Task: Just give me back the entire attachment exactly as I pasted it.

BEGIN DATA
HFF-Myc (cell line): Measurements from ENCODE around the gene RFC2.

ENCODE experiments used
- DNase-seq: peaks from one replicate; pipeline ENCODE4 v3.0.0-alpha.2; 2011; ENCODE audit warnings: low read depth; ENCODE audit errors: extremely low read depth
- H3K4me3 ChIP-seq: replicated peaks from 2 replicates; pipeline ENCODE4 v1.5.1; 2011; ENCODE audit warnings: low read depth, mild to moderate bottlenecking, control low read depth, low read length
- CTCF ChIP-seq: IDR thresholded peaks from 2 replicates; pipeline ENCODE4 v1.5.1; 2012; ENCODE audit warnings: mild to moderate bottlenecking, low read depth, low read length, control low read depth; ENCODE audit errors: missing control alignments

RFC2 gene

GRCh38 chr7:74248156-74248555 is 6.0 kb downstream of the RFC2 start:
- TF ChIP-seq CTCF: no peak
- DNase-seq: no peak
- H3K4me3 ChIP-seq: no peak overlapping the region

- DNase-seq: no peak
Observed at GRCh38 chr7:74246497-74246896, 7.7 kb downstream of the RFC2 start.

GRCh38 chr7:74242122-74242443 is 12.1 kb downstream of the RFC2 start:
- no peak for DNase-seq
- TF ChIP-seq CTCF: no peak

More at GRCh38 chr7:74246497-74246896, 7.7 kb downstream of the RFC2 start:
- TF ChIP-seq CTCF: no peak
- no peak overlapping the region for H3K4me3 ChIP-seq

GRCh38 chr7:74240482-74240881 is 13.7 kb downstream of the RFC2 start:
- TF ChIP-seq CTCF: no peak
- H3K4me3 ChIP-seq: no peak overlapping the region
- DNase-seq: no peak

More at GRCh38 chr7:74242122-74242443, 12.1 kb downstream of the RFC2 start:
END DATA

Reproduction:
HFF-Myc (cell line): Measurements from ENCODE around the gene RFC2.

ENCODE experiments used
- DNase-seq: peaks from one replicate; pipeline ENCODE4 v3.0.0-alpha.2; 2011; ENCODE audit warnings: low read depth; ENCODE audit errors: extremely low read depth
- H3K4me3 ChIP-seq: replicated peaks from 2 replicates; pipeline ENCODE4 v1.5.1; 2011; ENCODE audit warnings: low read depth, mild to moderate bottlenecking, control low read depth, low read length
- CTCF ChIP-seq: IDR thresholded peaks from 2 replicates; pipeline ENCODE4 v1.5.1; 2012; ENCODE audit warnings: mild to moderate bottlenecking, low read depth, low read length, control low read depth; ENCODE audit errors: missing control alignments

RFC2 gene

GRCh38 chr7:74248156-74248555 is 6.0 kb downstream of the RFC2 start:
- TF ChIP-seq CTCF: no peak
- DNase-seq: no peak
- H3K4me3 ChIP-seq: no peak overlapping the region

- DNase-seq: no peak
Observed at GRCh38 chr7:74246497-74246896, 7.7 kb downstream of the RFC2 start.

GRCh38 chr7:74242122-74242443 is 12.1 kb downstream of the RFC2 start:
- no peak for DNase-seq
- TF ChIP-seq CTCF: no peak

More at GRCh38 chr7:74246497-74246896, 7.7 kb downstream of the RFC2 start:
- TF ChIP-seq CTCF: no peak
- no peak overlapping the region for H3K4me3 ChIP-seq

GRCh38 chr7:74240482-74240881 is 13.7 kb downstream of the RFC2 start:
- TF ChIP-seq CTCF: no peak
- H3K4me3 ChIP-seq: no peak overlapping the region
- DNase-seq: no peak

More at GRCh38 chr7:74242122-74242443, 12.1 kb downstream of the RFC2 start: